HISTORICAL//The French Lesson- Hallie Rubenhold*


I am a bit of a Francophile and I have a soft spot for the ladies of the 18th and 19th century demi-monde, which would have sold this book to me instantly. But then to add this cover AND a quote from one of my favourite historians? Well, I’m sold!

Set in the tumultuous period of the French Revolution before Louis XVI and Marie Antoinette were put to death, the novel tells the story of Henrietta Lightfoot: a young Englishwoman, illegitimate daughter of a duke, lover of  an AWOL lord and an inhabitant of the underworlds of both London and Paris.

Hetty finds herself in Paris after her lover, an English aristocrat, is called away from Brussels in the name of King and Country. But instead of going home to London, she embarks on a dangerous search for him in a city that is little more than a powder keg waiting to explode. Along the way, she falls in with some dubious characters and almost finds herself in her own meeting with Madame Guillotine.

I was aware of Rubenhold’s work around scandalous Georgian women (her biography of Lady Seymour Worsley has been on my wish list for ages and was adapted into a BBC drama last year starring Natalie Dormer), and true to her historical roots, there are many of the real characters from the French Revolution in this book. The Duc d’Orleans, his mistress Agnes de Buffon and an English courtesan rumoured to have been a spy, Grace Dalyrmple Elliot, are all major characters. Having gone away and looked at portraits of each of them, they are remarkably well described and believable as characters.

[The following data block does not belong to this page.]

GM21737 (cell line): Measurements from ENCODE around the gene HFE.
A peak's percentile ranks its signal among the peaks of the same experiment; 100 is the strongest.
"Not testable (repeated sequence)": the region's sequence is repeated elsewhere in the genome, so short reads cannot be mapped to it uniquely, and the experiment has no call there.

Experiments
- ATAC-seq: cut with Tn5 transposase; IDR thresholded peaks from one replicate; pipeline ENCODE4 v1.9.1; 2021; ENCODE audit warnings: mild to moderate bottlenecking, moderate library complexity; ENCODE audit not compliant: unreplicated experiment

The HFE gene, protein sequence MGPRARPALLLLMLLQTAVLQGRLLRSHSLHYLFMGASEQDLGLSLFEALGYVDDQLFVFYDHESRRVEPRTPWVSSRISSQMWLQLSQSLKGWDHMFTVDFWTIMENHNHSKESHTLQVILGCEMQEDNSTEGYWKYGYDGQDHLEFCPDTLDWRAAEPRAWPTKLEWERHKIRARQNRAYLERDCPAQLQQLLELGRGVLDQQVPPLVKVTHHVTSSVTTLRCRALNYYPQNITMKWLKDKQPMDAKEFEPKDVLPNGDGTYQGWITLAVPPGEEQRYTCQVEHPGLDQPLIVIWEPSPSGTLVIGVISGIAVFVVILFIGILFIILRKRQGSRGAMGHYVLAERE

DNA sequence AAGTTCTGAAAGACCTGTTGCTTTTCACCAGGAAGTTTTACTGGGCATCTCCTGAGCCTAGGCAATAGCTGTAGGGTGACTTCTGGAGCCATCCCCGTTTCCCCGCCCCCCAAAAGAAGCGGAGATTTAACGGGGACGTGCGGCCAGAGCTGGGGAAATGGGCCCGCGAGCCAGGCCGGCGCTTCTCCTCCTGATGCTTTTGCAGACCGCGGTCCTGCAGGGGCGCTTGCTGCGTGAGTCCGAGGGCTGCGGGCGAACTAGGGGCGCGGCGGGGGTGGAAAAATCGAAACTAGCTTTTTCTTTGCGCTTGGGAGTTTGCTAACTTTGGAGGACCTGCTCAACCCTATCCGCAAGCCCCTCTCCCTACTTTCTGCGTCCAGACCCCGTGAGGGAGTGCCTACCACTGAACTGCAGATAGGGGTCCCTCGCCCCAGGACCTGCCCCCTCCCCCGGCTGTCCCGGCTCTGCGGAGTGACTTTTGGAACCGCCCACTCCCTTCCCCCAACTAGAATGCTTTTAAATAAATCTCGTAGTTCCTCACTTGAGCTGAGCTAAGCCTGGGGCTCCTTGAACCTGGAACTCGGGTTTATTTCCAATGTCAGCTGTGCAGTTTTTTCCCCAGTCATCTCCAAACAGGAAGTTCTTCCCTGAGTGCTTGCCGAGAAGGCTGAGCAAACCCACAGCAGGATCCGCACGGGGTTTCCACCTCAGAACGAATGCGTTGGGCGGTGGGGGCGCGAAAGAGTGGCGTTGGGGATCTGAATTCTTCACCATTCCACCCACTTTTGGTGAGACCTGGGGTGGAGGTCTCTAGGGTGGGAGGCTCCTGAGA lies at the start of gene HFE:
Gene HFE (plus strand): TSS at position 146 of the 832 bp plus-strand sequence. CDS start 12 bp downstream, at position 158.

As a protagonist, I liked Hetty and I rooted for her. Her desire to be independent in a violent world in which the odds were stacked against women was interesting and seeing how she navigated the pitfalls of a society in which everyone is a potential informer was, at times, incredibly thrilling. I was definitely hooked.

The story itself was fast-paced and tightly plotted. Although some of the twists were not hugely surprising, this did not detract from my enjoyment- and there were some things that were unexpected. The book kept me reading and desperate to find out if Hetty would get her happy ending in a setting in which few were ever granted.




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